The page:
Pier in Norfolk Gets Artistic Makeover

A new mural along the pier at Nauticus in Norfolk celebrates the city's place on the Intracoastal Waterway and offers a colorful welcome to visitors approaching by foot or boat.

The Friends of the Elizabeth River Trail Foundation, in partnership with Nauticus, Norfolk's maritime science center, commissioned the massive bright magenta and orange mural that extends almost the entire length of the pier. The location is part of the Elizabeth River Trail, an urban waterfront route that meanders more than 10 miles throughout the city. 

The Intracoastal Waterway (ICW), a 3,000-mile inland boating route, stretches from the Atlantic coast to the Gulf of Mexico. Mile Marker Zero-or “Zero Point”-marks the end of the first portion of the ICW before boaters continue south, and it sits in the Elizabeth River not far from the Nauticus pier.

 Photo: Richard Nickel

Photo: Richard Nickel

To mark Norfolk's place along the ICW, the Friends of the Elizabeth River Trail Foundation reached out to local artist Richard Nickel, who, along with fellow artist Aimee Bruce and others, completed the sprawling piece of public art.

The waterway is affectionately known on navigational charts as the “Magenta Line,” so it's fitting that Nickel and crew included the color in their creation.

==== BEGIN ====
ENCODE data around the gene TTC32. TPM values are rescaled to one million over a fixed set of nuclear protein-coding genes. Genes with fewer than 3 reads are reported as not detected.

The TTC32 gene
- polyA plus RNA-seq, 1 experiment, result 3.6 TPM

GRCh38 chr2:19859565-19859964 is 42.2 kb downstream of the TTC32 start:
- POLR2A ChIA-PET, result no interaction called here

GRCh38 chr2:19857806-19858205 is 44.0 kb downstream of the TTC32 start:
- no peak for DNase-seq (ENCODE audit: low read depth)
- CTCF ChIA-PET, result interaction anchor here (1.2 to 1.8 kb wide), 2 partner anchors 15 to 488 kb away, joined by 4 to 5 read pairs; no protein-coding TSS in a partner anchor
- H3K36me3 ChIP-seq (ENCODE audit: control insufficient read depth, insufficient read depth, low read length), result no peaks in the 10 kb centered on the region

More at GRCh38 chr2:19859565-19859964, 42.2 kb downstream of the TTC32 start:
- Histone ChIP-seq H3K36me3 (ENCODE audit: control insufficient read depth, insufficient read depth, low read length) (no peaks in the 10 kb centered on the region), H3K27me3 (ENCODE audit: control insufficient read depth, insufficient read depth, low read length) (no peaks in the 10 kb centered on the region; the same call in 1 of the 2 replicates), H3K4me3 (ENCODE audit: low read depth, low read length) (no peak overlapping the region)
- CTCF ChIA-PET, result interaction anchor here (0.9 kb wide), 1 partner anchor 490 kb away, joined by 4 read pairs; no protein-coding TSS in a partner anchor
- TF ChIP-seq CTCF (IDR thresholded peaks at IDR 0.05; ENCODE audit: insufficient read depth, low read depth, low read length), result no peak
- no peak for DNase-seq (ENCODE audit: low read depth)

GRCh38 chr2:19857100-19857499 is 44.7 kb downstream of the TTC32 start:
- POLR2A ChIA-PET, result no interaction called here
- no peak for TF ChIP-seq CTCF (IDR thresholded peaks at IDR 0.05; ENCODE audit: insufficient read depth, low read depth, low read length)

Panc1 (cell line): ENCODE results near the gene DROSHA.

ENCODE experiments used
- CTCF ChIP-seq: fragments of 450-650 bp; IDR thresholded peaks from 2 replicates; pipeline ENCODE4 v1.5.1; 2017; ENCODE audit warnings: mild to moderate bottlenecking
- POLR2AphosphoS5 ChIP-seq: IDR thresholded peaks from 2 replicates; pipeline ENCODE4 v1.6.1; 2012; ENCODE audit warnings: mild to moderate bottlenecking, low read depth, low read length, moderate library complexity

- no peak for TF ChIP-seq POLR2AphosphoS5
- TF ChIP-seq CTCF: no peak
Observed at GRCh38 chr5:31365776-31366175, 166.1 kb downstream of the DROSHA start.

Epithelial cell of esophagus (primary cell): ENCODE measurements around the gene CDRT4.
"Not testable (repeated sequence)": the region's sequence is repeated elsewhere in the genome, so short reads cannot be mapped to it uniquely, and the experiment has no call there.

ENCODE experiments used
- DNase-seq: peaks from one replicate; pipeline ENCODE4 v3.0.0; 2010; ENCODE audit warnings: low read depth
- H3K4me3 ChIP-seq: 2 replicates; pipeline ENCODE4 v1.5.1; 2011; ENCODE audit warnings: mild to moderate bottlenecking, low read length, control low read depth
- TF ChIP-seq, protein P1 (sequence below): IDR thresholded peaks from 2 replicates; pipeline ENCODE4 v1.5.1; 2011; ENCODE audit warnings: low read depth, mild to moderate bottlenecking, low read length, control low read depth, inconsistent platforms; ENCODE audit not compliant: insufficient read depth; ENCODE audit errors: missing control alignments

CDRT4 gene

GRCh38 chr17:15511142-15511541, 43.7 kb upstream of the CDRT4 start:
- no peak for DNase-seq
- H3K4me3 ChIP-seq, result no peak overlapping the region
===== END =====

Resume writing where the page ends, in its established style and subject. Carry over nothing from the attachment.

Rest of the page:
“It was one of the most beautiful places to paint. We had sailboats visit, dolphins in the river swam by, and tugboats! Amazing place to end the day with a sunset,” Nickel says.

"We also wanted a huge welcome to all the visitors that enter Norfolk. The Nauticus pier is also the dock for the Decker Half Moone Center, (which welcomes) national and international visitors all year round," adds Nickel. 

Cheryl White, Executive Director of the Friends of the Elizabeth River Project Foundation, says the plan was to give the pier "some life and of course honor the Zero Mile Marker for the waterway, but also for the Elizabeth River Trail, which actually extends north and east." Echoing Nickel, she says that because the waterfront serves as an introduction to Norfolk for the cruise ships entering the port, the mural would show off the city, the trail, and "how connected we are to our water." 

"There will be more public art to come" along the Elizabeth River Trail, says White, who envisions a "walking gallery" meant to showcase the waterfront.

Nauticus will host a "Party on the Pier" Thursday to toast the new mural.

 Photo: Richard Nickel

Photo: Richard Nickel

-Laura Boycourt

 

 

Laura Boycourt